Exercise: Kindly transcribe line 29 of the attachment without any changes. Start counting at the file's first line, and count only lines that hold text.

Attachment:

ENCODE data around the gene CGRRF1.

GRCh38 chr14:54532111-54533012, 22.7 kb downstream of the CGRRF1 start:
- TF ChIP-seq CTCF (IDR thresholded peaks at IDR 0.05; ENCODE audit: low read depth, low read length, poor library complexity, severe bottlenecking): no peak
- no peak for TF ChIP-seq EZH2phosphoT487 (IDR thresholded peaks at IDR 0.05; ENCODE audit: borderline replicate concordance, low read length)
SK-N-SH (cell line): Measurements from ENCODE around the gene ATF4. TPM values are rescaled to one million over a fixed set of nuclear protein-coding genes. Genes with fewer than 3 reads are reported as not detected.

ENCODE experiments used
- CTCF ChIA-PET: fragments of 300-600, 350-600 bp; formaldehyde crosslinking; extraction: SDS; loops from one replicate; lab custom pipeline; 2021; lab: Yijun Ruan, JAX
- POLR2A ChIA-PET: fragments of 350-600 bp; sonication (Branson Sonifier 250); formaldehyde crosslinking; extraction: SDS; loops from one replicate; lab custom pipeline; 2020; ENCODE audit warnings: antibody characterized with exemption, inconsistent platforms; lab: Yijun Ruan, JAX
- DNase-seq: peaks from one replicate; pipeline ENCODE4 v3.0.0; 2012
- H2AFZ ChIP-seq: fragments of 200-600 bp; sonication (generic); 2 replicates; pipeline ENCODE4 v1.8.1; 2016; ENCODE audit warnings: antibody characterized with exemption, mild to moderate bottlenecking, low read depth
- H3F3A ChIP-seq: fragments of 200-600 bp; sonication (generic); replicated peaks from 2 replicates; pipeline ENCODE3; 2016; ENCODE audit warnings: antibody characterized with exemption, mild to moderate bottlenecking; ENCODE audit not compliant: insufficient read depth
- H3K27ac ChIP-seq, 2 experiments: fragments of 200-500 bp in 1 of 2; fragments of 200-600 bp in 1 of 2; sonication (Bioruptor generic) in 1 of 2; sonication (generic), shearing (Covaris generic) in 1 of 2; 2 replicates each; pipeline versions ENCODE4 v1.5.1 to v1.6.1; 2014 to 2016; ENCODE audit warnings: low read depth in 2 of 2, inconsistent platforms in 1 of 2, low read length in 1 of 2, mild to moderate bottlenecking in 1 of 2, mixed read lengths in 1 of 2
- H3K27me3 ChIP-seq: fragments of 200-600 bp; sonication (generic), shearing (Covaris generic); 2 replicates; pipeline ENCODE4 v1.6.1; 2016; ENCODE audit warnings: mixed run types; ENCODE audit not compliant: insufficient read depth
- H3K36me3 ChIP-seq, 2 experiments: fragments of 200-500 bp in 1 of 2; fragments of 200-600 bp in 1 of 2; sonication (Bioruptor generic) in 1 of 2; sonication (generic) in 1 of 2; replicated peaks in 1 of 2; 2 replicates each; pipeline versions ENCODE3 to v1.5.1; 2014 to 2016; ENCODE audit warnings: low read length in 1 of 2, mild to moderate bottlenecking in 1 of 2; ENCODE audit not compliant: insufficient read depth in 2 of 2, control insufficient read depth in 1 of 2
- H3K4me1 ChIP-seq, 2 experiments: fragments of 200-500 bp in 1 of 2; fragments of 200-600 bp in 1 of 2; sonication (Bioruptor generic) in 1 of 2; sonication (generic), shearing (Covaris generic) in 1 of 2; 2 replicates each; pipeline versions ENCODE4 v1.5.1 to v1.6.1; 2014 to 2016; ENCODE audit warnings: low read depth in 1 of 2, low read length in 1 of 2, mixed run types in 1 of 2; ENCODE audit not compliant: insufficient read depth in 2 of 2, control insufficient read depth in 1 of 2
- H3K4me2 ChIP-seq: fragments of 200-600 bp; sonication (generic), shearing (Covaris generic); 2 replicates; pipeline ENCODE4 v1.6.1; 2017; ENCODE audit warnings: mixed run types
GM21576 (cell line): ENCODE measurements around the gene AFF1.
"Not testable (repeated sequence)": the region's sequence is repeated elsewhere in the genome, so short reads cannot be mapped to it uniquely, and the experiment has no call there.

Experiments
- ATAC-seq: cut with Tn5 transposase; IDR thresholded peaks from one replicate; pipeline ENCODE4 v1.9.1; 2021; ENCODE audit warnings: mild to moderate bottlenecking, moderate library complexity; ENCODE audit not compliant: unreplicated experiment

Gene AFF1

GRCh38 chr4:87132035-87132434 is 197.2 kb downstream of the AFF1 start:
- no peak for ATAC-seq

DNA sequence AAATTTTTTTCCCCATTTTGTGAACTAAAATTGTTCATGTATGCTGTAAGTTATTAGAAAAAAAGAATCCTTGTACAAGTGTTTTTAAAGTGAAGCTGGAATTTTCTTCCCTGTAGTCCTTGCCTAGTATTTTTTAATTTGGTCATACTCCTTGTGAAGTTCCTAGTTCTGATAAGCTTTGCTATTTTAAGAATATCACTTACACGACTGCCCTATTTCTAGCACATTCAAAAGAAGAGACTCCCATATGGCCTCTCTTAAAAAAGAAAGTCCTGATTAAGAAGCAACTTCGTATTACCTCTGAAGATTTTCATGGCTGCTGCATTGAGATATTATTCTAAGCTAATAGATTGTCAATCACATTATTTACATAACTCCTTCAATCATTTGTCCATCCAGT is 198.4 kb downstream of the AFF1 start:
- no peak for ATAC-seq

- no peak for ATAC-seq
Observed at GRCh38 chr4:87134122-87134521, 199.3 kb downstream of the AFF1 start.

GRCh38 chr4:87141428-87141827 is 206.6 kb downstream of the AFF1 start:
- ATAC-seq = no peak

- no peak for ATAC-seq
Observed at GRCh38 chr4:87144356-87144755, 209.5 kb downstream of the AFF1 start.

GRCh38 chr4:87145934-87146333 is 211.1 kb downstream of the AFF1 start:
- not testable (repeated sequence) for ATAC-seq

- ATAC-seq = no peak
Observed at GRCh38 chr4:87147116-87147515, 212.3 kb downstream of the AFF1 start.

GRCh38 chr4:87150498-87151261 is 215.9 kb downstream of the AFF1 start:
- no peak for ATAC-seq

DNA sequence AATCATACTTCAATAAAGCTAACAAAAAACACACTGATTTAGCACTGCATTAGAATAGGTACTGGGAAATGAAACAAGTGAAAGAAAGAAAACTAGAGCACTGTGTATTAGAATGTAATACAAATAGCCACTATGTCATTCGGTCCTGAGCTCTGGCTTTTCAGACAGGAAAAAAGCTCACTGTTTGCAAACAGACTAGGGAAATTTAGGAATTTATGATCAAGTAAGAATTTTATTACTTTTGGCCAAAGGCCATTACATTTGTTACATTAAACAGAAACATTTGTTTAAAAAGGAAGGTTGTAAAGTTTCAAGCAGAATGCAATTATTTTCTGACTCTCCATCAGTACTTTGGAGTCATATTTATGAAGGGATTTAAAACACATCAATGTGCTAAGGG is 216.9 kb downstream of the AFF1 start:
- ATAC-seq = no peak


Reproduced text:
- ATAC-seq = no peak